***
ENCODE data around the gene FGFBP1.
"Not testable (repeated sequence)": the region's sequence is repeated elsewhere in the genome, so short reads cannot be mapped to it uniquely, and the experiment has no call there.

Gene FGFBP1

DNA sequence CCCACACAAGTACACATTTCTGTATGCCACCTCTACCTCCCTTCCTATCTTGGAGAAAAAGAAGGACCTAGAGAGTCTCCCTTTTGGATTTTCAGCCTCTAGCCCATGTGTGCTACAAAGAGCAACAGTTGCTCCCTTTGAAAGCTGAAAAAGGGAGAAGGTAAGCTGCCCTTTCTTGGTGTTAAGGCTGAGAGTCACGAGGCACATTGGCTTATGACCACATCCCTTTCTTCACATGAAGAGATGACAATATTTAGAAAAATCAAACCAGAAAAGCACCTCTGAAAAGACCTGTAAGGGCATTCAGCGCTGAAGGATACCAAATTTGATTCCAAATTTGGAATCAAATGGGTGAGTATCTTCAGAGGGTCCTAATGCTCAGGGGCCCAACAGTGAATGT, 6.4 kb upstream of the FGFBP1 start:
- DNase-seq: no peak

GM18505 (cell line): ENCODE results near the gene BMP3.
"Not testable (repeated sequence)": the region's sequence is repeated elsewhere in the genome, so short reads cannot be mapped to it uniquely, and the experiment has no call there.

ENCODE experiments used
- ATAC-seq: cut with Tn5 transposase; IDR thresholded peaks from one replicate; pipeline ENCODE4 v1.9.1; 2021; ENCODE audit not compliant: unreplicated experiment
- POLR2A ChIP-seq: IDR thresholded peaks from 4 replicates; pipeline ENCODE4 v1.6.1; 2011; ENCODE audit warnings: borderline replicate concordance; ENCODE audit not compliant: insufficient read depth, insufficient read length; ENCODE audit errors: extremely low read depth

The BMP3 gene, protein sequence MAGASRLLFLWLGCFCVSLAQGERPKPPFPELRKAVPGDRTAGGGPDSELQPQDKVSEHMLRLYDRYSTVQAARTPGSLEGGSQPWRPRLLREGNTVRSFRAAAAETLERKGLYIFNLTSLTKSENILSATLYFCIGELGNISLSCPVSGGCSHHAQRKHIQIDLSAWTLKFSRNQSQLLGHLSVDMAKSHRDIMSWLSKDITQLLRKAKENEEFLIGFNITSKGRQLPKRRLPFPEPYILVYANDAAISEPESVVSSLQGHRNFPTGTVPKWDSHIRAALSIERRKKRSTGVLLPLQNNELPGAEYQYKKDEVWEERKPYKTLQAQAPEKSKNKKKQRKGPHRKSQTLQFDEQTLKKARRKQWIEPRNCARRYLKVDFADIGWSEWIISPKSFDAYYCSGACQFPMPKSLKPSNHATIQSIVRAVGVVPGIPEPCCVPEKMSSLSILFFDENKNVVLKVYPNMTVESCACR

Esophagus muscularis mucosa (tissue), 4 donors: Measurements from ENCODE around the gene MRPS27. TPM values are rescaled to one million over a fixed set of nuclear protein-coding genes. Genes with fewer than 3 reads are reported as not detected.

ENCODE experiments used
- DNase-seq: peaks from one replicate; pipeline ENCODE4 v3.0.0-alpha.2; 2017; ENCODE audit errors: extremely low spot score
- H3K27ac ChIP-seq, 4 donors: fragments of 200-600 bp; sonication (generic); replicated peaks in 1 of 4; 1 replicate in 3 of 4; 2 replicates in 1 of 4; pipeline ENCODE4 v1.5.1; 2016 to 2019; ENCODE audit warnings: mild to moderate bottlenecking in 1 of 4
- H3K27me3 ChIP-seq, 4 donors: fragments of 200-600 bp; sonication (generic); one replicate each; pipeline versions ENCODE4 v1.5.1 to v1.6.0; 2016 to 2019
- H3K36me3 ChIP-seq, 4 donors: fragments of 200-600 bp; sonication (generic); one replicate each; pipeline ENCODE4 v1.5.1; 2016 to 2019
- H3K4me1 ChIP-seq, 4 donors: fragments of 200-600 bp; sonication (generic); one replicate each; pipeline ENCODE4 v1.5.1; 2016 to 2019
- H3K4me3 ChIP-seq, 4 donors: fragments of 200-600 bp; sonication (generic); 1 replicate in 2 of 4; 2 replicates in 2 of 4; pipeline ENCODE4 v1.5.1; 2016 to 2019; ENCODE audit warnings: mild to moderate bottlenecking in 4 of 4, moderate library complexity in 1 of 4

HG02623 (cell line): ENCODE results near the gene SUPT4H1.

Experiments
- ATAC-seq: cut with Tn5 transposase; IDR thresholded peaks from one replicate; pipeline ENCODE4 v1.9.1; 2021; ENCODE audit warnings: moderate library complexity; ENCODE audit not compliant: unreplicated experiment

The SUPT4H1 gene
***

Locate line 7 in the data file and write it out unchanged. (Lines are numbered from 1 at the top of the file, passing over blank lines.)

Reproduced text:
"Not testable (repeated sequence)": the region's sequence is repeated elsewhere in the genome, so short reads cannot be mapped to it uniquely, and the experiment has no call there.